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Questioning authority, keeping the faith
The latest ‘Catholics in America’ survey
In his opening remarks at a November 2 conference on the American Catholic laity held in Gasson 100, Tom Roberts of the National Catholic Reporter (NCR) saluted the work of Catholic sociologists. They “can be a rather lonely lot,” he said, because they deliver data that doesn’t always fit the prevailing narrative. Roberts, NCR‘s editor-at-large and author of The Emerging Church: A Community’s Search for Itself (2011), recalled one researcher, Richard Schoenherr of the University of Wisconsin, who in 1993 projected a 40 percent drop in the number of active diocesan priests in the United States by 2005 from the high-water mark in the 1960s. His forecast was branded a fabrication by Cardinal Roger Mahony, archbishop of Los Angeles, who stated that followers of Christ “live by God’s grace, and our future is shaped by God’s design for his Church—not by sociologists.” Schoenherr, Roberts noted, turned out to have had “very accurate numbers.”
Roberts’s story was an apt beginning to the daylong gathering of theologians and sociologists convened to consider the just-released study “Catholics in America: Persistence and Change,” the fifth in a series of surveys tracking U.S. Catholic beliefs, practices, and demographics during the past quarter century. Conducted online with a national sample of 1,442 self-identified Catholic adults between April 25 and May 2, 2011, the survey was designed in consultation with the Pew Research Center and funded in part by NCR. The conference, held a week after the report’s release, was arranged by the Church in the 21st Century Center and attracted an audience of some 50 students, faculty, and members of the community for the first public analysis of the results.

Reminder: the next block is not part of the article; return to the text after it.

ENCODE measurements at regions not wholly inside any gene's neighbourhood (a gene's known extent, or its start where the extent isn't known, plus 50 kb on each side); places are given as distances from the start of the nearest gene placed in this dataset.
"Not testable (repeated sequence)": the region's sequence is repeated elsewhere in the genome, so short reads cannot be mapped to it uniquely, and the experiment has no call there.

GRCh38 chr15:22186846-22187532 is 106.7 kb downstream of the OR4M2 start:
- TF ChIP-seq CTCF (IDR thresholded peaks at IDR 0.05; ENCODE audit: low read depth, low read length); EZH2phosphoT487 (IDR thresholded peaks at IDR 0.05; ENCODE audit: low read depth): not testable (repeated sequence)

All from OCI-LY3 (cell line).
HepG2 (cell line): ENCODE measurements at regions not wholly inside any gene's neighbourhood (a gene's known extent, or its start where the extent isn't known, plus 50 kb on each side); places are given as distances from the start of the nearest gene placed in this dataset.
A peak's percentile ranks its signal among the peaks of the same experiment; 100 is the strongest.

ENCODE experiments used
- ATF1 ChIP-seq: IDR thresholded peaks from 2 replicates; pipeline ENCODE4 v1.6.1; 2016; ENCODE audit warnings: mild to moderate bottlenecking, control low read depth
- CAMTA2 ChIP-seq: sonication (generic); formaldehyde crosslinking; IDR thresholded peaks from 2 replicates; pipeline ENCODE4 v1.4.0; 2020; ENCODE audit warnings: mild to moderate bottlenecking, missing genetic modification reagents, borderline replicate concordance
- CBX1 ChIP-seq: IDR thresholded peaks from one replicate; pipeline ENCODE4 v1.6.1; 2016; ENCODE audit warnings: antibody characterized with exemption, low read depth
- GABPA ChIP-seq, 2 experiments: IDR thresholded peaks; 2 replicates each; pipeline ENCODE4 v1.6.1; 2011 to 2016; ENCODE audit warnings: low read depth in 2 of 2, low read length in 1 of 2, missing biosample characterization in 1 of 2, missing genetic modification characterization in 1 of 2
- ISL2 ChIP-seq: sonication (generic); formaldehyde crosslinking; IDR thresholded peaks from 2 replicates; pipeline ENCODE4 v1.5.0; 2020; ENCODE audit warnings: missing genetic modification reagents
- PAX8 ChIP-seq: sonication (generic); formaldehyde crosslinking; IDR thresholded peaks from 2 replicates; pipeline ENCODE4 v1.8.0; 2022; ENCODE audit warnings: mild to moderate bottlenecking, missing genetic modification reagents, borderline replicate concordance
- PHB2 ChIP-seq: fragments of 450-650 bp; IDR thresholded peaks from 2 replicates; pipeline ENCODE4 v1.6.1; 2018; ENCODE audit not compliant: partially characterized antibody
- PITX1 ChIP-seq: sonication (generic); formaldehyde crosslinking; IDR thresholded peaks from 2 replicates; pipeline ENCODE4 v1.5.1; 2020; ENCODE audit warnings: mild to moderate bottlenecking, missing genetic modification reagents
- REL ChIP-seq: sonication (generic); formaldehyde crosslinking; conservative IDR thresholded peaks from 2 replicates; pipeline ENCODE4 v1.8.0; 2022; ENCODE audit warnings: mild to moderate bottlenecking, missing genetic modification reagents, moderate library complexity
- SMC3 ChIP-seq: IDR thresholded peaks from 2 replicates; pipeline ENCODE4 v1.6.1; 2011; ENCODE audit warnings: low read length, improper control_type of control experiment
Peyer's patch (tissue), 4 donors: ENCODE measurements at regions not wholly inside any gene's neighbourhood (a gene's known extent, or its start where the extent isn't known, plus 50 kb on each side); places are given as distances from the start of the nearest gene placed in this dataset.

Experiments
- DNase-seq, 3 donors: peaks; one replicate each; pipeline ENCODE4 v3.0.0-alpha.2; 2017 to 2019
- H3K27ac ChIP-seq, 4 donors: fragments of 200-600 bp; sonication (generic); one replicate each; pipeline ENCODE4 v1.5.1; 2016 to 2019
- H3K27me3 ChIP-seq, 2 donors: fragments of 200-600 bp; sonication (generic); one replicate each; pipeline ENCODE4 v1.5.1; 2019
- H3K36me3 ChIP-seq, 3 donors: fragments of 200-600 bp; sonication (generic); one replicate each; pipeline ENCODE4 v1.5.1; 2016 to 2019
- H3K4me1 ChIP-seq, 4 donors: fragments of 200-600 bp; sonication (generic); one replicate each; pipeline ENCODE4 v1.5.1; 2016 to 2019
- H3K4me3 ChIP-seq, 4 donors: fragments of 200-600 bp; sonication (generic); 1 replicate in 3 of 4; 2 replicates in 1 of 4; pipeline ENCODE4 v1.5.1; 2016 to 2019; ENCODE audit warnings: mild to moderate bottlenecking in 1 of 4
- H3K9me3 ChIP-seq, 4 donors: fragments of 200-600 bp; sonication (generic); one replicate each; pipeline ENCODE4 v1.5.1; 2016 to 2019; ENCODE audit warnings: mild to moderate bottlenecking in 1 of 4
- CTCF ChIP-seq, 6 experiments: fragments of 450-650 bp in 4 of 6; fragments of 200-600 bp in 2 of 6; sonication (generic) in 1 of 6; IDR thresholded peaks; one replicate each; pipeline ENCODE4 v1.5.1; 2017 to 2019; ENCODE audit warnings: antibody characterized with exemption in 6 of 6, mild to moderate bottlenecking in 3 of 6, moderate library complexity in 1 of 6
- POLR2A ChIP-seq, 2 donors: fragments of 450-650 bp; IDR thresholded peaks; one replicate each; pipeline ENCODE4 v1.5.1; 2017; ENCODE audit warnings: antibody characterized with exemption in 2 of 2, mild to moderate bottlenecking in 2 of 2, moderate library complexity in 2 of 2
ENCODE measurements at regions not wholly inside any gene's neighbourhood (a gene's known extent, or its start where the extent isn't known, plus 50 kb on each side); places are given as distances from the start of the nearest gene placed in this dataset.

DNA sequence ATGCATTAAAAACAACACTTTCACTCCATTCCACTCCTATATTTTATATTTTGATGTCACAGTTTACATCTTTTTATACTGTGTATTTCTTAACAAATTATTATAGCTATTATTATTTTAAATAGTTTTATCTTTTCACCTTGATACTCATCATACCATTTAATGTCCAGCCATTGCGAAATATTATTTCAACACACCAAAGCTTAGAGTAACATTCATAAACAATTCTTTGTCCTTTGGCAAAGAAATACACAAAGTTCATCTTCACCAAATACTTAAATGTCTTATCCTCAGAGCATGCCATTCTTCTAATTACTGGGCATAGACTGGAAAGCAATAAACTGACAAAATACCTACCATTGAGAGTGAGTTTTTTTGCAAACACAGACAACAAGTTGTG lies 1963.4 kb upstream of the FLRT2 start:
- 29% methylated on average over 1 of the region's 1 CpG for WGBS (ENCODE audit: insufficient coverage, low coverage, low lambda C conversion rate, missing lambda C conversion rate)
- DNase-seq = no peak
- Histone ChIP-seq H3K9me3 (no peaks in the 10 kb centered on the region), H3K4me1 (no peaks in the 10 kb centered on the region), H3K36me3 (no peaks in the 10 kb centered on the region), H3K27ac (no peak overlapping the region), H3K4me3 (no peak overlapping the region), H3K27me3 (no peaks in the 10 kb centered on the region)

Speakers at the conference included the three sociologists who conducted the study: William V. D’Antonio, a fellow of the Institute for Policy Research and Catholic Studies at the Catholic University of America; Mary Gautier, senior research associate at the Center for Applied Research in the Apostolate at Georgetown University; and Michele Dillon, chair of the sociology department at the University of New Hampshire. Two Boston College theologians, Lisa Sowle Cahill and Hosffman Ospino, presented commentaries on the data.
D’Antonio, 85, is the sole member of the original research team. Bespectacled and sporting a purple bow tie, he serenely announced “the impending inexorable demise of the pre–Vatican II generation” of Catholics, those born in 1940 or earlier. D’Antonio smiled and noted that he was speaking of his own cohort, dubbed the “pray, pay, and obey” Catholics. During the first survey in 1987, they made up approximately one-third of the adult U.S. Catholic population. Today they account for one in 10, making this their final appearance in the “Catholics in America” series. “Five years from now,” D’Antonio explained, “there won’t be enough of them to constitute an adequate survey sample.”
The surveys have tracked four generations thus far. Vatican II Catholics—the baby boomers—have themselves declined sharply as a share of the population, from nearly half of those polled in 1987 to just a third today. Post–Vatican II Catholics, born between 1961 and 1978 and popularly known as Gen-X, slightly outnumber boomers in the Church. The “millennials,” who were born between 1979 and 1993 and debuted in the 2005 survey, now constitute almost a quarter of the adult Catholic population.
D’Antonio highlighted one finding in particular about millennial Catholics: 45 percent of them are Hispanic, and, given the continued flow of immigration from Latin America, “they may well become the first generation of American Catholics in which Hispanics are a majority,” he said.
The “persistence” underlined in the report’s title mainly concerns core theological convictions. Almost three-quarters of the Catholics surveyed consider the Resurrection “very important.” Around two-thirds offer the same reply when asked about the Eucharist and about Church teachings on Mary. The “change” in the survey’s title is reflected in the laity’s attitudes toward Church hierarchy. In 2005, more than half of pre–Vatican II Catholics rated the Vatican’s teaching authority as “very important,” while just 27 percent of millennials held the same view. Today “there are no differences” among the generations on this question, D’Antonio reported, with only three in 10 giving such weight to Vatican authority. D’Antonio speculated that the continued emergence of clergy sexual abuse scandals in the United States and elsewhere explains some of this shift.